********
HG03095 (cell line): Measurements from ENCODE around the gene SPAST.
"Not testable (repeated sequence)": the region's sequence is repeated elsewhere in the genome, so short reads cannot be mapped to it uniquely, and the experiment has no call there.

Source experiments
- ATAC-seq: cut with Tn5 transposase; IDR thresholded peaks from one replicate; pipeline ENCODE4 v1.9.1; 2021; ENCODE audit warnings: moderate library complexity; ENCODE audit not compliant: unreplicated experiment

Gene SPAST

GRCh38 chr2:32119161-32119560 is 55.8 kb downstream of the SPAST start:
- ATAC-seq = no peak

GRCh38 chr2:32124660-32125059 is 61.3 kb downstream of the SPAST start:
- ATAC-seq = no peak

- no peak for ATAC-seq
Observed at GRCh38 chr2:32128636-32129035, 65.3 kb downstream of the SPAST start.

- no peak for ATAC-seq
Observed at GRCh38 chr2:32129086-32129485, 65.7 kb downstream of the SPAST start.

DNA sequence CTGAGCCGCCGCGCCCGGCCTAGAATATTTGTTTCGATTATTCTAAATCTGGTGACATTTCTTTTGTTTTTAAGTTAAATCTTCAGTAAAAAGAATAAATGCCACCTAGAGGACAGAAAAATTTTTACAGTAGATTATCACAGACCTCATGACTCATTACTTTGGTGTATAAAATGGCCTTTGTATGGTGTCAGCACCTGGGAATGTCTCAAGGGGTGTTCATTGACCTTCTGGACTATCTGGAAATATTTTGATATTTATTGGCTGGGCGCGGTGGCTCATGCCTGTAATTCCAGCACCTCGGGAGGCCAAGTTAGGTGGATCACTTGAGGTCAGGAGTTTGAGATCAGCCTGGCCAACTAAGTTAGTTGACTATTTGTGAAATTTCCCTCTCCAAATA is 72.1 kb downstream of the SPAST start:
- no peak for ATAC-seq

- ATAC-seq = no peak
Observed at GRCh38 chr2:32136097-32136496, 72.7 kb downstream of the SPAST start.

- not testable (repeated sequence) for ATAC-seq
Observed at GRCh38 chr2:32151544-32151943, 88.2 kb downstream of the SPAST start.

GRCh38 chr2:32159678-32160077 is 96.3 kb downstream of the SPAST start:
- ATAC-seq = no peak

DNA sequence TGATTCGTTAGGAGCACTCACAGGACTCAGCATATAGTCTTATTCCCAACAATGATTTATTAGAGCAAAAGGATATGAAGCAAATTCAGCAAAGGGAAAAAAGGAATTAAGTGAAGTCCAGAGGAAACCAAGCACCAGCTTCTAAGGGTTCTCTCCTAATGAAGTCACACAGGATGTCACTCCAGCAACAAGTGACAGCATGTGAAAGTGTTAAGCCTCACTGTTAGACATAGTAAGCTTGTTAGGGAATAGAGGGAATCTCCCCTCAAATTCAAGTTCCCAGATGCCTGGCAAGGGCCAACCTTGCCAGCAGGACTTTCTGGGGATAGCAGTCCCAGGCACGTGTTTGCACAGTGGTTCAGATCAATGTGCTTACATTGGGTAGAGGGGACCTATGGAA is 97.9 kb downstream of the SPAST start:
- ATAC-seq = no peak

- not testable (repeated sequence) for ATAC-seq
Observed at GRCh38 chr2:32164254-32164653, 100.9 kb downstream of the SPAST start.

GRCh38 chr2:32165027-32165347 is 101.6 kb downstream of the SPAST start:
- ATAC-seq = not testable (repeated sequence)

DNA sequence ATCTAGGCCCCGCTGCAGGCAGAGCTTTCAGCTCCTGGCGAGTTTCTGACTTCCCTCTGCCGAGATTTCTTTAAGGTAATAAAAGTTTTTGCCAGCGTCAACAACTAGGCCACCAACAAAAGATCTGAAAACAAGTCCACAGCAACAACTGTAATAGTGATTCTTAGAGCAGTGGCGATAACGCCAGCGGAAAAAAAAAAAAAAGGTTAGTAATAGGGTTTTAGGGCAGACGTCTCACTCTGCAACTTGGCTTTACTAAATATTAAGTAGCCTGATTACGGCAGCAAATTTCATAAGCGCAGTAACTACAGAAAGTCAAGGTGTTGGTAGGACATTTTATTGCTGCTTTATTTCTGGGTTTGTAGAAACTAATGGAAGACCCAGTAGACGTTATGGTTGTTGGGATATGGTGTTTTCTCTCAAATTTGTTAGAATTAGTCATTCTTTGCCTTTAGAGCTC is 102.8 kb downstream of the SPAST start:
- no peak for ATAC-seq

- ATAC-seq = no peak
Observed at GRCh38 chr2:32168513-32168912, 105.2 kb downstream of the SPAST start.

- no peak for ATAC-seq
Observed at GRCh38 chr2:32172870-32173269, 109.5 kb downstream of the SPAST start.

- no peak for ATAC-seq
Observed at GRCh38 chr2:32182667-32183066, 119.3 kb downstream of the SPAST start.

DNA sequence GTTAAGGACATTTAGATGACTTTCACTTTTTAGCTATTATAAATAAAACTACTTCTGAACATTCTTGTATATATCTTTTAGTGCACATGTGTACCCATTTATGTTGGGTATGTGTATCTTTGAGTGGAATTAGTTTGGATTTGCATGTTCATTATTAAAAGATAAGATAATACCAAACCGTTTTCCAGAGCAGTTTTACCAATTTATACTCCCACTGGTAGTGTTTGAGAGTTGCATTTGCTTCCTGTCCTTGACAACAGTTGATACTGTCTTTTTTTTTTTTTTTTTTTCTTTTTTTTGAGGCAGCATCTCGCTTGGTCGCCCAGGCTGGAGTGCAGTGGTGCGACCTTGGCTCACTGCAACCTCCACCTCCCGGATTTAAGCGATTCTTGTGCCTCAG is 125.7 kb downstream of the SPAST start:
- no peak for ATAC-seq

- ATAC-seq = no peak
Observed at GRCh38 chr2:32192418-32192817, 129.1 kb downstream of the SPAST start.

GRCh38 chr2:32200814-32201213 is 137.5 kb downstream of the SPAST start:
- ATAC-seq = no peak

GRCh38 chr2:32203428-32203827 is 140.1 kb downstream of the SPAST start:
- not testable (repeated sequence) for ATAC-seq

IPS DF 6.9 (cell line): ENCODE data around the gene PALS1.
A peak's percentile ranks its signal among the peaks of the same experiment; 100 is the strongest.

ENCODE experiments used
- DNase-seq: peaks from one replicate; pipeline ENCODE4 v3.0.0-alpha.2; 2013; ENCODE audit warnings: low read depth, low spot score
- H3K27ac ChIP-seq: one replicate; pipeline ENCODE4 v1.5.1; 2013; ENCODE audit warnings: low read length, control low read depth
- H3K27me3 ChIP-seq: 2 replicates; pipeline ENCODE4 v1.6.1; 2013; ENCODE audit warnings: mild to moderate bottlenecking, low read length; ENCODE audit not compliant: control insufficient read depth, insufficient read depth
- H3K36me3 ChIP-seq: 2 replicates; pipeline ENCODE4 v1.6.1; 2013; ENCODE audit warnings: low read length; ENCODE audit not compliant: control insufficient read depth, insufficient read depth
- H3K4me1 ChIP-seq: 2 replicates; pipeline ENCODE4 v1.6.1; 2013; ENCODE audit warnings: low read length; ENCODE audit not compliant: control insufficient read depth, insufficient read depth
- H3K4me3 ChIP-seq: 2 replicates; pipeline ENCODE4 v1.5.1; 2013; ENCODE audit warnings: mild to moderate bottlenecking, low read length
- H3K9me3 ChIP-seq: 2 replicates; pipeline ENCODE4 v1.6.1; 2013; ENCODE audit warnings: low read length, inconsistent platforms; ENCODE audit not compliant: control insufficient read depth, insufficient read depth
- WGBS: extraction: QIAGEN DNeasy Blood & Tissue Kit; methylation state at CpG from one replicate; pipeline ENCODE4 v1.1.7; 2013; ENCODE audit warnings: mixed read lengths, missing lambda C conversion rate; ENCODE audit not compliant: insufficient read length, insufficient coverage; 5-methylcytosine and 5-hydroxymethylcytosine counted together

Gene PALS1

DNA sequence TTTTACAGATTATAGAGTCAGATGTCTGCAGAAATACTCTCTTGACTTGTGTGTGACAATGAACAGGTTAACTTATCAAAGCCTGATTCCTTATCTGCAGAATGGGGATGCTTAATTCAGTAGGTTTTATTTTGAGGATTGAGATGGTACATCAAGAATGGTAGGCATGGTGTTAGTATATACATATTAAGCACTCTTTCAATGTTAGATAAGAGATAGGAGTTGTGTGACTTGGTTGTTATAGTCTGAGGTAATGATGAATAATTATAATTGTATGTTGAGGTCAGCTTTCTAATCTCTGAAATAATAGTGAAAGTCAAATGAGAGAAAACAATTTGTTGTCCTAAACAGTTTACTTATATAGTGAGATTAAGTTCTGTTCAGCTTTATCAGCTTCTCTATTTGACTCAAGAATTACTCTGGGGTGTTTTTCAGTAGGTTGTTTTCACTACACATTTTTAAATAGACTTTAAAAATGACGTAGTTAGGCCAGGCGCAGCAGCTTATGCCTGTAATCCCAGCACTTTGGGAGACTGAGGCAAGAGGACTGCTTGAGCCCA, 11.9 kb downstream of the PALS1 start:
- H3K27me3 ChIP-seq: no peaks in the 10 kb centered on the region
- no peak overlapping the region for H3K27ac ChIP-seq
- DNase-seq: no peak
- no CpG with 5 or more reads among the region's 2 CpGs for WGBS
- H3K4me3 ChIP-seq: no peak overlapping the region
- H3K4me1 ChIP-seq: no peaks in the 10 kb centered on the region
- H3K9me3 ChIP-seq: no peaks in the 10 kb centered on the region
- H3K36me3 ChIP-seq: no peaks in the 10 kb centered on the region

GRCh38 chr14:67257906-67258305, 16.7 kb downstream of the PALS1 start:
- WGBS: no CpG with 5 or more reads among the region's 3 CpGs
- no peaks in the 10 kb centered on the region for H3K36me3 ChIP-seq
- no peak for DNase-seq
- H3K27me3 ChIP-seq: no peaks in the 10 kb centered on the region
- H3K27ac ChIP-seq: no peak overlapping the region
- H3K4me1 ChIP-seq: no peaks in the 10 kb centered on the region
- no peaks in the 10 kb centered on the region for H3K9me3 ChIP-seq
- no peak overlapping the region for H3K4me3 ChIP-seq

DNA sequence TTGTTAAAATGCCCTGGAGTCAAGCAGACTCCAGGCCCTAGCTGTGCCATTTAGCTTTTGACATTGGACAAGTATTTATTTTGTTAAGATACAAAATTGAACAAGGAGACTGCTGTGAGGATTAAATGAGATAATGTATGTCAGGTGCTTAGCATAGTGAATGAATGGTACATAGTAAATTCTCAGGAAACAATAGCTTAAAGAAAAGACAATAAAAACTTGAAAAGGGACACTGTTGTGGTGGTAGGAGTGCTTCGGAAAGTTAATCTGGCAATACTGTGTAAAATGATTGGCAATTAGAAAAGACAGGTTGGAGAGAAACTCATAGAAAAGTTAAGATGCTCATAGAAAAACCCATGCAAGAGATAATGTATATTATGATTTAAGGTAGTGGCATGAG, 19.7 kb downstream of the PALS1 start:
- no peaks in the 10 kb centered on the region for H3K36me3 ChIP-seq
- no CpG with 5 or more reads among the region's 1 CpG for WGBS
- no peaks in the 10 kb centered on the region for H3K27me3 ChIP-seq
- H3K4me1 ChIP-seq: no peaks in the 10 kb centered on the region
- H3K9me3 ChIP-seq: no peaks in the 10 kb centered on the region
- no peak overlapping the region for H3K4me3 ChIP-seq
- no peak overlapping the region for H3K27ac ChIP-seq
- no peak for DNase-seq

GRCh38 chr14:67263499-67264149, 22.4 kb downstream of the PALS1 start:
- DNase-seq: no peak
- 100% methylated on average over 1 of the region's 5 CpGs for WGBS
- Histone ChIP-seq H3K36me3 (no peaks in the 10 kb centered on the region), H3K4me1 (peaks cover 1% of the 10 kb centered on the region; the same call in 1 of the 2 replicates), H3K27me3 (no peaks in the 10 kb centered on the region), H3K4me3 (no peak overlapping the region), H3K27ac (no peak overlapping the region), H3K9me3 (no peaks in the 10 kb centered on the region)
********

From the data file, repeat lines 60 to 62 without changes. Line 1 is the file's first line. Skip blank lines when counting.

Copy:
- no CpG with 5 or more reads among the region's 2 CpGs for WGBS
- H3K4me3 ChIP-seq: no peak overlapping the region
- H3K4me1 ChIP-seq: no peaks in the 10 kb centered on the region